Stephen leaves for work. He has to walk about half a mile to get to the office. Occasionally, like if he’s in a hurry, he hops on the back of someone’s moto for $0.50 or so. That’s called a moto-taxi. The kids and I start getting dressed at this point. Oh, and I wash a load of clothes and hang them out to dry.
830 or so
I spend a few minutes on SKYPE with family or try to use the skype phone to make a call to a friend or family member. I don’t do this every day but if I’m available, this is the time to catch me.
10ish am to lunch
Well, lately at this time we’ve just been shopping a lot. This is either at a local outdoor market, a grocery store, a mall, or at street vendors. We try to run errands at this time because though it’s hot and humid all day every day, it is just a teeny bit cooler in the morning. This is when I see and interact with lots of local people. Like I said before, I love them all! It’s a great part of the day. When we finish shopping we’d love to use this time much more productively.
International Justice Mission has a corporate prayer time where the whole office prays together. This happens every day and we are always welcome to join in.
Well, if we are out, we sometimes buy lunch. I can usually feed myself and the boys for about $5 total. That ends up being cheaper than most Western food I could make because so much of it costs a lot. Still, we eat at home whenever we can, mostly sandwiches. Our options for sandwiches consist of PB&J or Ham. I can’t read the labels and am afraid to try the other strange looking lunch meats since they are precooked. And cheese is VERY expensive, so we don’t use it much. Sometimes I make spaghetti and add fresh veggies like eggplant or olives or tomato or something to the dish. Sounds weird, but it’s fresh and cheap and good.
Kids take a nap, after we read a story. My favorite time of day! Haha! You think I’m joking? I use this time to iron and fold the laundry I put out after breakfast. I think I’ve said before that you have to iron every item because the humid air never gets it totally dry. The iron does the rest. It’s been quite a learning experience through trial and error as I figure out where the settings should be for which materials. I try to iron quick and then use the rest of the time to relax and get some other stuff done. Like catch up on facebook. Or this blog. Or a book about Cambodia. Or language lessons. Or send emails. It’s really my favorite time of day. And I love being inside because this is when it usually rains outside
3ish pm (sometimes much earlier)
I let our oldest son get up. At five, he’s too big for naps, but he just lays in his bed for this hour looking at books and entertaining himself. Often when I go in to let him up he stays in there because he likes the alone time. When he does get up, we have a little “school time” where we do worksheets or read together or whatever until his brother wakes up.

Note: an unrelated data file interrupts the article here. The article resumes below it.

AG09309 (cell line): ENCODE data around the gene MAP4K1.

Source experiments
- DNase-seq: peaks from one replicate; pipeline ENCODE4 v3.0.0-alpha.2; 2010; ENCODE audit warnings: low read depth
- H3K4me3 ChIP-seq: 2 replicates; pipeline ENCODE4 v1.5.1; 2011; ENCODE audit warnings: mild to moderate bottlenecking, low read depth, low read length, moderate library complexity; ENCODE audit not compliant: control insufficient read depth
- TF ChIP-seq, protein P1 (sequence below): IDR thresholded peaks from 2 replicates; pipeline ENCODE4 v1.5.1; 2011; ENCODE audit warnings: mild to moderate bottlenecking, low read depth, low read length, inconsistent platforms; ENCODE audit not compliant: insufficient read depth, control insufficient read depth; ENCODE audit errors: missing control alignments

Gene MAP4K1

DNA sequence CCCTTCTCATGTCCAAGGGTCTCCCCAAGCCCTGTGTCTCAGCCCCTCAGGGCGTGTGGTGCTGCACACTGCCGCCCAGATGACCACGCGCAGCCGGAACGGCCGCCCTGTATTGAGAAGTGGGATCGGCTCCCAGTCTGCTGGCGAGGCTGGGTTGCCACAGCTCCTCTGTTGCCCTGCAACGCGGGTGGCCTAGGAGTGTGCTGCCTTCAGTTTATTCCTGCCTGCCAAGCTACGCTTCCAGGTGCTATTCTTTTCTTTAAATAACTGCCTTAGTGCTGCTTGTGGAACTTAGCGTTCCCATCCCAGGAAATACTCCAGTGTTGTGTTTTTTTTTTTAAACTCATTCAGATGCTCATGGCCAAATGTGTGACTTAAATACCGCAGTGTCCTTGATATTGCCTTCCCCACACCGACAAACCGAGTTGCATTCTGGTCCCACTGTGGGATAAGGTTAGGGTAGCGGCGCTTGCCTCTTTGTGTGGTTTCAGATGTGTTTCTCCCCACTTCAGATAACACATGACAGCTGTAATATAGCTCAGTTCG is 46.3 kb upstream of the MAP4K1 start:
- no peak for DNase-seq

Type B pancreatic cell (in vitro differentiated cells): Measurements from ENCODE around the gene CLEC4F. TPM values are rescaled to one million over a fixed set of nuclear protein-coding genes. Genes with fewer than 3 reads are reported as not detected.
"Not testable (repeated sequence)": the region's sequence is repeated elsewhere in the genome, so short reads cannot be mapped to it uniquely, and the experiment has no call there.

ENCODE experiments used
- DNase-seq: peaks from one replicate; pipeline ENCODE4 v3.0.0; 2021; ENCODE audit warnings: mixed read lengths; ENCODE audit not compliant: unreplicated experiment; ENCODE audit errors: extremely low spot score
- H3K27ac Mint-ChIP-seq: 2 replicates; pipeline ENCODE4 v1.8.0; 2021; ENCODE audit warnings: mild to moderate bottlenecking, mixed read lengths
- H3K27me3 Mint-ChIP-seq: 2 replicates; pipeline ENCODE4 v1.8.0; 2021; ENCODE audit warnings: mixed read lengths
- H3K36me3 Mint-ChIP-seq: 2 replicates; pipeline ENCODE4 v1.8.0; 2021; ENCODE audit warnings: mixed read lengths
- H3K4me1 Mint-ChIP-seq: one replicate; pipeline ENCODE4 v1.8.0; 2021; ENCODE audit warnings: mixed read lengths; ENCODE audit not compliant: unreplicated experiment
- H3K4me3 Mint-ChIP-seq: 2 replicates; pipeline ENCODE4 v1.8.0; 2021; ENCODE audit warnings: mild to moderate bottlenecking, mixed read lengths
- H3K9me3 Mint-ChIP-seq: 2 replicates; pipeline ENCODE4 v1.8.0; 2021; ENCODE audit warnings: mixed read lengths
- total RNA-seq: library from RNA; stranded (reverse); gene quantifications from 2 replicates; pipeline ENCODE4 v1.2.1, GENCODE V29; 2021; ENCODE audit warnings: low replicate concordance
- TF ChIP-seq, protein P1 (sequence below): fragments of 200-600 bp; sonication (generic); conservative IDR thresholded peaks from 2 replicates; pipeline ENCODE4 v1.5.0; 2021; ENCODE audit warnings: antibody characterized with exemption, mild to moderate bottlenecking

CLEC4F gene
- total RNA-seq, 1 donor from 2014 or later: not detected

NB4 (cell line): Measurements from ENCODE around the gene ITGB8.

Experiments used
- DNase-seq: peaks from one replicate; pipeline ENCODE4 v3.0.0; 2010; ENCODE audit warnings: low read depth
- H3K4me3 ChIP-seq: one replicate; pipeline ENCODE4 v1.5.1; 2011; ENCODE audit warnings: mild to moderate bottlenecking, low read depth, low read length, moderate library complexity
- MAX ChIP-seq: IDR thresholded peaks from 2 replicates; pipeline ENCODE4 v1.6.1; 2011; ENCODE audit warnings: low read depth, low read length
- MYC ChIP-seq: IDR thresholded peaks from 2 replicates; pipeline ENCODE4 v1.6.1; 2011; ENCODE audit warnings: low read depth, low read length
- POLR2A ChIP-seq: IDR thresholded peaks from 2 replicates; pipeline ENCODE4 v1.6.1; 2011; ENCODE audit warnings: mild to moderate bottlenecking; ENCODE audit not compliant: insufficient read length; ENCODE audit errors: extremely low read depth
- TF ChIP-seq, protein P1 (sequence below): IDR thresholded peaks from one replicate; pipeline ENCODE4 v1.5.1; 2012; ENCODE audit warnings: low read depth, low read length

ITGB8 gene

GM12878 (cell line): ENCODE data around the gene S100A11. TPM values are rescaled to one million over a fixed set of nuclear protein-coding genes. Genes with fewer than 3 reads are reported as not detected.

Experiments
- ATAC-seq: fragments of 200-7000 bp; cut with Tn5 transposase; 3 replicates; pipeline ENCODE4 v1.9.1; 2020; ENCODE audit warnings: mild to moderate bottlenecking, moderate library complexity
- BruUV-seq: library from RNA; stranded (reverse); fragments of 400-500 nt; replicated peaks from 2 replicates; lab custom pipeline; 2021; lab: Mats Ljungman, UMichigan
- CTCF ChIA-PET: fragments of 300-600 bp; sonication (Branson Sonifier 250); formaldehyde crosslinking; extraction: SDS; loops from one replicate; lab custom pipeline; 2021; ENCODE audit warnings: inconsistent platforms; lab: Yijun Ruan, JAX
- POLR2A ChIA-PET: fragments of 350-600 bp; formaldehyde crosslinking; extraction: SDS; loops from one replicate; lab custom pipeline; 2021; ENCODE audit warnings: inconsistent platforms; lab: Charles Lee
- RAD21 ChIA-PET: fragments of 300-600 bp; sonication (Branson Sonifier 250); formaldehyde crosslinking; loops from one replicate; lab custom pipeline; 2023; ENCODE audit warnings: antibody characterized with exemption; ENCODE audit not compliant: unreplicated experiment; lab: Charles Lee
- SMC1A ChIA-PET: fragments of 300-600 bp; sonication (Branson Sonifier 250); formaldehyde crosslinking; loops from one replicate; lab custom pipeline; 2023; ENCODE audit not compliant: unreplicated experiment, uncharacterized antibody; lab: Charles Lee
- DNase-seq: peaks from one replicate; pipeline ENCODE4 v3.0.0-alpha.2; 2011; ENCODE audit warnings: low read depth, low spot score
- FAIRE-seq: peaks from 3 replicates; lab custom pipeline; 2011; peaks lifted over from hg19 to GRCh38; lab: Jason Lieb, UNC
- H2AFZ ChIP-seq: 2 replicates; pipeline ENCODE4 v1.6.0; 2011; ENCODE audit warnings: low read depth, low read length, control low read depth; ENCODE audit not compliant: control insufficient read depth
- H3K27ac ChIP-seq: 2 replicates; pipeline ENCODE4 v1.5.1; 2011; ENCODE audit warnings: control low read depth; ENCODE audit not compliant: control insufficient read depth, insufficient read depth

The little one wakes up and we all work together to clean up and decide what we are going to cook for dinner. The boys are good helpers for this. And we put laundry away and make the house all clean for Steve to come home.
Stephen gets off at 5 technically, but often ends up working another half hour or so. He comes home after that and we have dinner.
Dinner. This is always interesting as I try to work with local ingredients and make both Western and new dishes. I google recipes a lot because I didn’t bring any cookbooks with me. The bookstore has a few Cambodian ones so I may pick one up and try it out.
We all either go for a walk outside, play a game, watch a DVD, or just chase each other around annoying the people on the floor under us.
After baths and a Bible story, the kids go to bed. Stephen and I usually get really lazy at this point and chat or just find a TV show to watch until we fall asleep. They have a few channels in English here. Some show movies and many show TV programming from the states from a year or two ago. It’s fun to watch National Geographic too. We’ve already seen a few shows about SE Asia and Cambodia.
So, it doesn’t sound that glamorous (or that much like a third world life) does it? Its not all that different than life in North Carolina was. We hope soon to be involved in some more local programs where we can all participate during the mornings or at night. For now I’m learning about all the NGO’s here and there are just way too many places I want to help and serve! This place is amazing. We don’t want to spend so much of it indoors but we’re still getting used to things. And the kids still need a nap/quiet time, which cuts into a lot of our day.